1763 - British Occupation
In 1763, at the end of the French and Indian War, France, Britain, and Spain all signed the Treaty of Paris.
As part of the treaty, France gave up nearly all of its land in North America and Spain handed Florida over to the British in exchange for Havana, Cuba, which the British had captured from Spain during the Seven Years' War (1756–63).
The British made the land into two colonies: West Florida and East Florida.
It is said that no one did more to increase the European population of Florida than James Grant, the first Governor of British East Florida from 1764 to 1771.
Grant saw the importance of peaceful relations and reciprocal trade with the Natives. During his administration, the Timucuan tribes signed the Treaty of Fort Picolata, which set boundaries between the British and the Timucuan peoples. This time of peace helped to lure settlers to East Florida.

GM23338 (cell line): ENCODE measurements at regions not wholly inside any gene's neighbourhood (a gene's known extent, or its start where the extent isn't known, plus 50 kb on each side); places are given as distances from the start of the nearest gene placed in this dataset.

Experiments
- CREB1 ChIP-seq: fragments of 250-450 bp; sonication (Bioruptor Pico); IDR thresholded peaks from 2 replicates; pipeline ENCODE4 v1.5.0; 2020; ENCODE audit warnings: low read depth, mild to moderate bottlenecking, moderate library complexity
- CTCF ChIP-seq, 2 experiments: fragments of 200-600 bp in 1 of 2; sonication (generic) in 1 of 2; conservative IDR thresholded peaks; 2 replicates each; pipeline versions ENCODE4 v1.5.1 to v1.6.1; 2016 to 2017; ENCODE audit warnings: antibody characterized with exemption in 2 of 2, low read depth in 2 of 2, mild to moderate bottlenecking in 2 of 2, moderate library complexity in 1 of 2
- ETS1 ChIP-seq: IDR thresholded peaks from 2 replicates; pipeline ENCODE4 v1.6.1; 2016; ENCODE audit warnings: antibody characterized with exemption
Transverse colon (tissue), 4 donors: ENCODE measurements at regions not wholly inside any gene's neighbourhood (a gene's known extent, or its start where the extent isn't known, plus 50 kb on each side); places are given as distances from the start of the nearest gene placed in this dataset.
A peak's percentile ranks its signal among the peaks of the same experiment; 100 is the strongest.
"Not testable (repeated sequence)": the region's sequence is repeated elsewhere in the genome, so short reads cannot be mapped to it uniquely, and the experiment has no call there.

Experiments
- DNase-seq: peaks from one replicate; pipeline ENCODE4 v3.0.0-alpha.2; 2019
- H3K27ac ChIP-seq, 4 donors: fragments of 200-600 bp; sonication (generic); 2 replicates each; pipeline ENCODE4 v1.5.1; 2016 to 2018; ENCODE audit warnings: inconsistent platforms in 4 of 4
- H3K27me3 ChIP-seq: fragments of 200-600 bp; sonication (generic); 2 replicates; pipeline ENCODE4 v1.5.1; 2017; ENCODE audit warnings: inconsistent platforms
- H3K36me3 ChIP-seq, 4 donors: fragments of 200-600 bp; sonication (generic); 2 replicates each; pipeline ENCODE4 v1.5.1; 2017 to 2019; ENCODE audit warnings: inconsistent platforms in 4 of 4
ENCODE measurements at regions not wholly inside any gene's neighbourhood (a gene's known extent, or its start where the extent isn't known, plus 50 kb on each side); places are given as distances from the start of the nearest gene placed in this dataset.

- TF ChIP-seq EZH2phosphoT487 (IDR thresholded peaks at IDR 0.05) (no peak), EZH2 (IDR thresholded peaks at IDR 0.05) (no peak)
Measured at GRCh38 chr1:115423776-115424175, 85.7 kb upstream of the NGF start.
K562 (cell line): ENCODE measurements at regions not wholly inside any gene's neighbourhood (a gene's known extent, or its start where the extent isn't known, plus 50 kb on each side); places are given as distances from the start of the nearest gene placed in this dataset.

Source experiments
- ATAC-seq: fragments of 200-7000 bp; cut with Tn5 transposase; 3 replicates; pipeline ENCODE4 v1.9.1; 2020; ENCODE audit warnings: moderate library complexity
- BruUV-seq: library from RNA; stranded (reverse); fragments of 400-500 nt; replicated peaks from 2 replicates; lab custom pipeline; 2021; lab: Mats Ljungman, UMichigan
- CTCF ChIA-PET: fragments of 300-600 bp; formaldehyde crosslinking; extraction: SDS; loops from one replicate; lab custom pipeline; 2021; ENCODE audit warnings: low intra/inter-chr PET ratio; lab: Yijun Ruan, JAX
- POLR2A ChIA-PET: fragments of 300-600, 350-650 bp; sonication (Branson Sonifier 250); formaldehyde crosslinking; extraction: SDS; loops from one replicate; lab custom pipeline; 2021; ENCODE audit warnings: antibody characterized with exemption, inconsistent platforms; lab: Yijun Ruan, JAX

William Bartram, a British Royal botanist, came to the area of present day Lake County, in order to study the local flora and fauna. In 1774, during his travels in the future Lake County, he made the first documented sighting of a royal palm tree in North America.
By 1775, the start of the Revolutionary War, all of Florida belonged to the British and those residing there were loyal to the crown. A few white hunters and traders lived in the area that would become Lake County, together with runaway slaves and free black men, who found hiding in the scrub to be very effective means of evading the slave hunters.
[Contributors: Jason Brown]
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